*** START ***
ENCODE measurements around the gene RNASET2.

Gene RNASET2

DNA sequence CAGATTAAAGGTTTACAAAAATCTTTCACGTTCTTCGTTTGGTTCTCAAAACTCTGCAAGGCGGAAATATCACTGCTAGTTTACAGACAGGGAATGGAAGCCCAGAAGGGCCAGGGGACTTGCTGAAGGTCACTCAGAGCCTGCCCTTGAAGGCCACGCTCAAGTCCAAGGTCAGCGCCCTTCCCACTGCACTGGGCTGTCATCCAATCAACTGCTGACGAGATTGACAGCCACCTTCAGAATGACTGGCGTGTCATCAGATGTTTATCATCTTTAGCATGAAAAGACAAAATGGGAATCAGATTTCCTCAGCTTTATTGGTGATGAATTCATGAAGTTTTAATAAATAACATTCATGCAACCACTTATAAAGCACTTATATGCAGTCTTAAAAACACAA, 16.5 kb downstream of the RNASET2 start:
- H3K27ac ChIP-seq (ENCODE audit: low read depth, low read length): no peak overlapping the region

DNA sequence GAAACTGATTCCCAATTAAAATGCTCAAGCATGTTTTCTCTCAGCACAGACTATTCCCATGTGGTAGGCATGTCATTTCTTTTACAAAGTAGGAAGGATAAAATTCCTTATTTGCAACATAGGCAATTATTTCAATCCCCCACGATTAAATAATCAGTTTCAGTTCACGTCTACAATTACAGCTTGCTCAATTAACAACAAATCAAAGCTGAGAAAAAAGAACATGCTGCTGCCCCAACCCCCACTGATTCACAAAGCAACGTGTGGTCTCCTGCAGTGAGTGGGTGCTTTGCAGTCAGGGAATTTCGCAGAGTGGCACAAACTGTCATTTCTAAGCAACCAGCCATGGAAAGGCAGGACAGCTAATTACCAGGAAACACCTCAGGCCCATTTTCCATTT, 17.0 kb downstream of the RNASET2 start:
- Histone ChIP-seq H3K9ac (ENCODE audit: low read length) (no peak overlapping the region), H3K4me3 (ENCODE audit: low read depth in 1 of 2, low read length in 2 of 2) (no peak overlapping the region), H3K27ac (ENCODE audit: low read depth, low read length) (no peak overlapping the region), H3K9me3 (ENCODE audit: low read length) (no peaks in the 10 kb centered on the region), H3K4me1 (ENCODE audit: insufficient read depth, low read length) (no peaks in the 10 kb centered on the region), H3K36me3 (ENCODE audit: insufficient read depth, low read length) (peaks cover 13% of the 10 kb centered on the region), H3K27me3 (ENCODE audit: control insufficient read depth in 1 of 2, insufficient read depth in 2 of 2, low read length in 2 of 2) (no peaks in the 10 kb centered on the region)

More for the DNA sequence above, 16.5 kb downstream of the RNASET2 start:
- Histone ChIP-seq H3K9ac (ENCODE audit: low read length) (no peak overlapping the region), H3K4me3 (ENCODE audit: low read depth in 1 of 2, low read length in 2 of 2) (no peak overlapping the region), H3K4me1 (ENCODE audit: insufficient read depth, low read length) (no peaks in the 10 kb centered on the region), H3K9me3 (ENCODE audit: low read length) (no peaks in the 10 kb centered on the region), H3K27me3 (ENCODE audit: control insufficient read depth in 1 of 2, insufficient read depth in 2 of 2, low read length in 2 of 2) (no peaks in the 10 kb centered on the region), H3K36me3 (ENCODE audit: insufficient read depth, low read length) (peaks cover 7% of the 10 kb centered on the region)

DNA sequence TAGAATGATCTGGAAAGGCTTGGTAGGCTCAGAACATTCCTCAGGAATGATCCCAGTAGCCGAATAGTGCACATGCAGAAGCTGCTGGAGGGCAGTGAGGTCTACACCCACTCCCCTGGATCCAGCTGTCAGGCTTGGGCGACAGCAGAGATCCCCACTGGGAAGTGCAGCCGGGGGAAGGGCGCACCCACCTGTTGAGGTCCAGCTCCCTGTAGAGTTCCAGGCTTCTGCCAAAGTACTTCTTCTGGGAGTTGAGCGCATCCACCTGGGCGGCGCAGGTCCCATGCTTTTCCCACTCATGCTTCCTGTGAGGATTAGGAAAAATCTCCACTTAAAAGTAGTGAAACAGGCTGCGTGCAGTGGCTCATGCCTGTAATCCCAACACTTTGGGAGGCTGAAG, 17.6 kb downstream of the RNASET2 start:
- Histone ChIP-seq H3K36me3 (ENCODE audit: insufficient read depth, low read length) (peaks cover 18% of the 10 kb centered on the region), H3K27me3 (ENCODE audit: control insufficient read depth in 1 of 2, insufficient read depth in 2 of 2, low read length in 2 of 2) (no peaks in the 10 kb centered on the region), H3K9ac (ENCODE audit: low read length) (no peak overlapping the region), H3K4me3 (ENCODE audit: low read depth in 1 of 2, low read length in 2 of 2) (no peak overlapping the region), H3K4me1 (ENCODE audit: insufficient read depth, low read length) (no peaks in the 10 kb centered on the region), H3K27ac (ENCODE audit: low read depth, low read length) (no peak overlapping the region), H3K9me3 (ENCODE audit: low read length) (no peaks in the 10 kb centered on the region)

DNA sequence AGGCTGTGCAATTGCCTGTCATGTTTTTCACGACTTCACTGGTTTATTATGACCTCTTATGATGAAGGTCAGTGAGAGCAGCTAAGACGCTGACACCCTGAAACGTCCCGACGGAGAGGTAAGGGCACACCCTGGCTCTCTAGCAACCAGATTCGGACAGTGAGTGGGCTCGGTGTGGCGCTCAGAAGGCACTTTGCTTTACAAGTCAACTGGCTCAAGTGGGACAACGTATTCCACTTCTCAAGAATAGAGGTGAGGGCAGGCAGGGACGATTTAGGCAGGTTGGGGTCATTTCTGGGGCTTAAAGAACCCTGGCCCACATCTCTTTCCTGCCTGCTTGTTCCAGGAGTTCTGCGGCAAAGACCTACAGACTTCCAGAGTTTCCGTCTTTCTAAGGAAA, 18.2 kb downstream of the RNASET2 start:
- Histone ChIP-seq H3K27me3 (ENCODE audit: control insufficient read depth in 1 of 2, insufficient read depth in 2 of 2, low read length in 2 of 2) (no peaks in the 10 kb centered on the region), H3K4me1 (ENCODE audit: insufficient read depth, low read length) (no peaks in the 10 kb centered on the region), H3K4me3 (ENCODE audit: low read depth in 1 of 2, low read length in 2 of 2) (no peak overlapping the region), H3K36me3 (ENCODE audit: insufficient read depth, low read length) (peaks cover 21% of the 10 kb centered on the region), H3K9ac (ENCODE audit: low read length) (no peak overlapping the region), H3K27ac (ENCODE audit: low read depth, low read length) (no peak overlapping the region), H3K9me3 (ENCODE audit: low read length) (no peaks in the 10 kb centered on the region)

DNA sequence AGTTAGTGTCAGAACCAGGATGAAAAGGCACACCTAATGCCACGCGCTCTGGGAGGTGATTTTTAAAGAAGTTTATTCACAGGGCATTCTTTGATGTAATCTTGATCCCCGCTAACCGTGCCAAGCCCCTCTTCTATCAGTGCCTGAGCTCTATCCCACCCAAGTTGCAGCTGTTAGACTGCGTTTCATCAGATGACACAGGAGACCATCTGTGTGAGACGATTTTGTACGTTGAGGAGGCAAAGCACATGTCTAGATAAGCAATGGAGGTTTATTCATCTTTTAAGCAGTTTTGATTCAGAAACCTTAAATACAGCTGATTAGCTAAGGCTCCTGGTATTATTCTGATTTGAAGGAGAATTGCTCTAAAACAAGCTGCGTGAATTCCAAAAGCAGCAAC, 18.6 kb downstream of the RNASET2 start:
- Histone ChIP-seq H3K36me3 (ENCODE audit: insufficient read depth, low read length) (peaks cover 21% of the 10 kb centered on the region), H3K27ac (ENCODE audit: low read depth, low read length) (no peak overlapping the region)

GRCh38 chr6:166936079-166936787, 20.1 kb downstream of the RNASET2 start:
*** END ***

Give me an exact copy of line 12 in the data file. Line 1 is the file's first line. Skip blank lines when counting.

- Histone ChIP-seq H3K27me3 (ENCODE audit: control insufficient read depth in 1 of 2, insufficient read depth in 2 of 2, low read length in 2 of 2) (no peaks in the 10 kb centered on the region), H3K4me1 (ENCODE audit: insufficient read depth, low read length) (no peaks in the 10 kb centered on the region), H3K4me3 (ENCODE audit: low read depth in 1 of 2, low read length in 2 of 2) (no peak overlapping the region), H3K36me3 (ENCODE audit: insufficient read depth, low read length) (peaks cover 21% of the 10 kb centered on the region), H3K9ac (ENCODE audit: low read length) (no peak overlapping the region), H3K27ac (ENCODE audit: low read depth, low read length) (no peak overlapping the region), H3K9me3 (ENCODE audit: low read length) (no peaks in the 10 kb centered on the region)